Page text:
So, how are things going today? How did your grit and resilience lead to your eventual success?

Not only is Spirion breaking every one of our records, but the team is also developing several new solutions that complement our initial offering and solve today’s more significant data privacy management problems. I think the “no fail” attitude helped keep us on track, but seeing customers implement our solution successfully and solve real business problems was immensely motivating.

Can you share a story about the funniest mistake you made when you were first starting? Can you tell us what lessons or ‘take aways’ you learned from that?

In the beginning, we were far more expense management focused (i.e., cheap) than we needed to be. It is funny to look back on our first trade show where my co-founder and I were hauling 50-pound boxes of t-shirts up San Francisco hills because we couldn’t spend $1,000 on shipping and labor. Why were we hauling boxes when we could be coding? Tradeshows require you to use their labor, and it’s expensive, but today we know it’s just part of doing business. Saving money is not always a means to an end, and we had to be less parsimonious to increase productivity and happiness.

What do you think makes your company stand out? Can you share a story?

We have an undying passion for helping the world protect what matters most — personal data privacy. Many companies provide tools that guard the perimeter or add more shields and security, yet claim they are a complete and comprehensive solution to every cybersecurity related threat. We are upfront and honest about what we do and what we don’t do. A software solution is not going to offer everything to everyone. We find that honesty helps us focus on our core competencies and sell our solution to customers we can genuinely help. If you want a shield, that’s not us, but if you want to make sure that your employees aren’t unnecessarily accessing confidential data, then Spirion will help you mitigate incorrect or inappropriate employee behavior.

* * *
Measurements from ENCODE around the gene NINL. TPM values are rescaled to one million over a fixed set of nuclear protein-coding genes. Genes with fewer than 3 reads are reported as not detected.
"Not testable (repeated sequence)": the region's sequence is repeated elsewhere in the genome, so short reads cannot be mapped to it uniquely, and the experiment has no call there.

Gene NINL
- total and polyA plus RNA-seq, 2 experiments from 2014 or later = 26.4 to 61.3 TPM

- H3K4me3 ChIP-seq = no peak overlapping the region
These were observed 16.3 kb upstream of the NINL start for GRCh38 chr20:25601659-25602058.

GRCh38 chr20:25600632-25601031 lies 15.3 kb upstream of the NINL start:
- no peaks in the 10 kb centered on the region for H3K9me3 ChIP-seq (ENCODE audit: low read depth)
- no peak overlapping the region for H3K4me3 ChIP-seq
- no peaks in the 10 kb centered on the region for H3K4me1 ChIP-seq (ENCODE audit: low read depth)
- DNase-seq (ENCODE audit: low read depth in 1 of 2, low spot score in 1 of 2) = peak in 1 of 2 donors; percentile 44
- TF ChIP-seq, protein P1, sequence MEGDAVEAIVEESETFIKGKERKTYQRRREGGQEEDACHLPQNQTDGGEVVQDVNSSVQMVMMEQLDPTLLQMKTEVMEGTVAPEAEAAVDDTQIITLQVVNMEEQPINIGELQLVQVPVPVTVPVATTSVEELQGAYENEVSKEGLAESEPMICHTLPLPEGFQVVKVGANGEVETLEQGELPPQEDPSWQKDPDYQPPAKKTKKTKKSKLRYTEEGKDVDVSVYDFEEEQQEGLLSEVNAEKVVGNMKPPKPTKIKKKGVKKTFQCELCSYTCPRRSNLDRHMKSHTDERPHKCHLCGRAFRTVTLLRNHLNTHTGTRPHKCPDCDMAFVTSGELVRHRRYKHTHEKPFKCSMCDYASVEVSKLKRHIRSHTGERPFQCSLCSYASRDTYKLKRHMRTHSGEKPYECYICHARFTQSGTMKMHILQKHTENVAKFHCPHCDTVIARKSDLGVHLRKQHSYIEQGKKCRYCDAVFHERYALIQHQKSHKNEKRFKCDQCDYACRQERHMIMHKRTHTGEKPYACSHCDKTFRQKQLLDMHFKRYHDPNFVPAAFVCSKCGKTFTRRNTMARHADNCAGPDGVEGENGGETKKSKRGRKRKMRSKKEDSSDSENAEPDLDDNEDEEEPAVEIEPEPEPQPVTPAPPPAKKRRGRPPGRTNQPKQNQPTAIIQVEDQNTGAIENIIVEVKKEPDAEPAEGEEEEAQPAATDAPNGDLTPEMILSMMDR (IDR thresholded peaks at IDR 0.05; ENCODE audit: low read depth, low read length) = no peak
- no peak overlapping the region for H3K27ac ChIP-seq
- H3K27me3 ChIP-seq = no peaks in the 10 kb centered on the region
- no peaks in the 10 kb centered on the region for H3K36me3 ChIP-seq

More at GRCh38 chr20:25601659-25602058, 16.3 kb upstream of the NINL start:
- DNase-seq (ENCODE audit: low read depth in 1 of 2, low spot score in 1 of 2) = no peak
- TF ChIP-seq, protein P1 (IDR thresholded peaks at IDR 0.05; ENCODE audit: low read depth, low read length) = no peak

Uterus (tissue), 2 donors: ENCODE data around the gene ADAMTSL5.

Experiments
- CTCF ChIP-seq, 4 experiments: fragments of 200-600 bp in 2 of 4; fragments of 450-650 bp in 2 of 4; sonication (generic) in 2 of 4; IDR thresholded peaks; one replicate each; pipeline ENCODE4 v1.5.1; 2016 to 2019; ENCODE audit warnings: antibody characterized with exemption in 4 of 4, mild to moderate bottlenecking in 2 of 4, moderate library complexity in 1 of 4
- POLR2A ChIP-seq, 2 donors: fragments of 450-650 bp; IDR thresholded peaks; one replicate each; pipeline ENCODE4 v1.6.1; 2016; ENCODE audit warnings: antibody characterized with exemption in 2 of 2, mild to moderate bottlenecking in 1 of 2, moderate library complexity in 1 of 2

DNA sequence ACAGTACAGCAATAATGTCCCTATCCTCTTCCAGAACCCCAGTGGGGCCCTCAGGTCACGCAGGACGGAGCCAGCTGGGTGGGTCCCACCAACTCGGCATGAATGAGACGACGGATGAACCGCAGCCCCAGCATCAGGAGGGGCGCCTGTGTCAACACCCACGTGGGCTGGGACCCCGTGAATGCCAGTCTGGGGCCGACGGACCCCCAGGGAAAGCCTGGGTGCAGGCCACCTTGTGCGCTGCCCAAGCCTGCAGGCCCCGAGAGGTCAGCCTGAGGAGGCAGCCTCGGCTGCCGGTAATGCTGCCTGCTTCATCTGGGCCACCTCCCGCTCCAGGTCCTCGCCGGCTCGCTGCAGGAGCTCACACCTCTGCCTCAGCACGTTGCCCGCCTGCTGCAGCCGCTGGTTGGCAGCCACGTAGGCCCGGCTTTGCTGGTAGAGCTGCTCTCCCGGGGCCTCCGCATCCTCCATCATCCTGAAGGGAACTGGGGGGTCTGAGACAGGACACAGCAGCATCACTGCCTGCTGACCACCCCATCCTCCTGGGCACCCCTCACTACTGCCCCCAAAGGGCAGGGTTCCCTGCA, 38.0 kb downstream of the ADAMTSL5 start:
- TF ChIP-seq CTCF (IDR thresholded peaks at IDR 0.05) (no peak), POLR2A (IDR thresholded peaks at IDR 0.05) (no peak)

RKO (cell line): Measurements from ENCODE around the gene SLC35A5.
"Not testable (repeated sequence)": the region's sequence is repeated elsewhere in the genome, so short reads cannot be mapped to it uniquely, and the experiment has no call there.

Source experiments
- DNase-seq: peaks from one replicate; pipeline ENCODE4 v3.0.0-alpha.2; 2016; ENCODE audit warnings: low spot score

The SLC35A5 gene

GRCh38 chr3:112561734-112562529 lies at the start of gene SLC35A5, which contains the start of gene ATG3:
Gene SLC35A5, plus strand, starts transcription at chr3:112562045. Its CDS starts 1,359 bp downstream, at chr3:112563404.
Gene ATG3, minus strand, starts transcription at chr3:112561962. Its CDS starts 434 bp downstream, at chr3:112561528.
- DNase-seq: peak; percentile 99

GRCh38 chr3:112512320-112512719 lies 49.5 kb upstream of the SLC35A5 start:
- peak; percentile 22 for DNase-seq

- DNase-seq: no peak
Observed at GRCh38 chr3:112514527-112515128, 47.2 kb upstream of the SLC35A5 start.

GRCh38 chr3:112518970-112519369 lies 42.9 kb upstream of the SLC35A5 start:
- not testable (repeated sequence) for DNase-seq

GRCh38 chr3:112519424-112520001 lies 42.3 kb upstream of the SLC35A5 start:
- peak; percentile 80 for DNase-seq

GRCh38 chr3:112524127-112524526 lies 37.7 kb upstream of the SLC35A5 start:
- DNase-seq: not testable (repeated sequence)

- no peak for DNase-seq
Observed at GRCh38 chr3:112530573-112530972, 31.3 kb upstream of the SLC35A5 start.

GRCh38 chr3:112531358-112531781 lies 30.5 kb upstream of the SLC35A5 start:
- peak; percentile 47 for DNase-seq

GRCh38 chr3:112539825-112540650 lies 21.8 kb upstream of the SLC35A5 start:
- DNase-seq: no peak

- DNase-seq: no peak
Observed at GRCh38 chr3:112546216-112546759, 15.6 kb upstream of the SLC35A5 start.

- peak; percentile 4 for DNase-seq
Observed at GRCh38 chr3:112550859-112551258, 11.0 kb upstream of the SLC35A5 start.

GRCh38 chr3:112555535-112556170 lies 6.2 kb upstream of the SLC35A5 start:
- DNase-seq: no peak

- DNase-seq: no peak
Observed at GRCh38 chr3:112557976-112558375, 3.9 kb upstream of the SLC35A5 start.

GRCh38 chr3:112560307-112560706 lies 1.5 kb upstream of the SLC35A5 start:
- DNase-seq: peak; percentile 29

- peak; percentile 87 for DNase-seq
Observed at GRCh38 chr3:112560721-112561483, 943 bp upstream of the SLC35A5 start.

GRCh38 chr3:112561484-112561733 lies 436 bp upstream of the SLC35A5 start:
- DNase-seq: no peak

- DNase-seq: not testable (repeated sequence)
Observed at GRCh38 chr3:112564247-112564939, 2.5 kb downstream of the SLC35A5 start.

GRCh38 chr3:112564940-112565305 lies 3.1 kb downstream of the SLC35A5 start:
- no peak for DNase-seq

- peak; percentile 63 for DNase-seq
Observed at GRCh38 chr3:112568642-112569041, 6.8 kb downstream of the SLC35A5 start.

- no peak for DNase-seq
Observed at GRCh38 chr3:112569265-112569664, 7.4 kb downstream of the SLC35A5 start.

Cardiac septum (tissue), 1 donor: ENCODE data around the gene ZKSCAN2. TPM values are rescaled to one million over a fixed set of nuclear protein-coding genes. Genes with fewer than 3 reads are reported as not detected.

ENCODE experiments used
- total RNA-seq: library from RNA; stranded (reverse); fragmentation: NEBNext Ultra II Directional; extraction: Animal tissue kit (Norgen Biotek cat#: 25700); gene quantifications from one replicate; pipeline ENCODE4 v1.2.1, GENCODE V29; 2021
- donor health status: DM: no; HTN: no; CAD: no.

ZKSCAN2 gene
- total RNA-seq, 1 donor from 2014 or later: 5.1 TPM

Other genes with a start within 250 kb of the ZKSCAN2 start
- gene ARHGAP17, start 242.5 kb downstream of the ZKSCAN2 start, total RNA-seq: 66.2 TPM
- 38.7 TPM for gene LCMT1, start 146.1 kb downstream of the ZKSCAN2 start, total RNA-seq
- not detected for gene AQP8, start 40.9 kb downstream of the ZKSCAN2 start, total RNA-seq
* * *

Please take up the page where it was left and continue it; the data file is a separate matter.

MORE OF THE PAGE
Which tips would you recommend to your colleagues in your industry to help them to thrive and not “burn out”?

The fundamental key to avoid burnout is discovering your passion, and then the trick is to balance priorities. Sometimes that means recharging your batteries outside the office, and other times it means delegating so that you have time for yourself, your family, and friends. We always had a passion for privacy, so the long hours were tolerable. If you love what you do and are proud of it, then you won’t burn out as quickly. If you are doing it to make money, you might eventually lose what initially motivated you.

None of us can achieve success without some help along the way. Is there a particular person who you are grateful towards who helped get you to where you are? Can you share a story?

In the early days, we were fortunate to have a person who not only was a trusted advisor but also highly qualified and very smart. My father, Steven Feinman, was that person.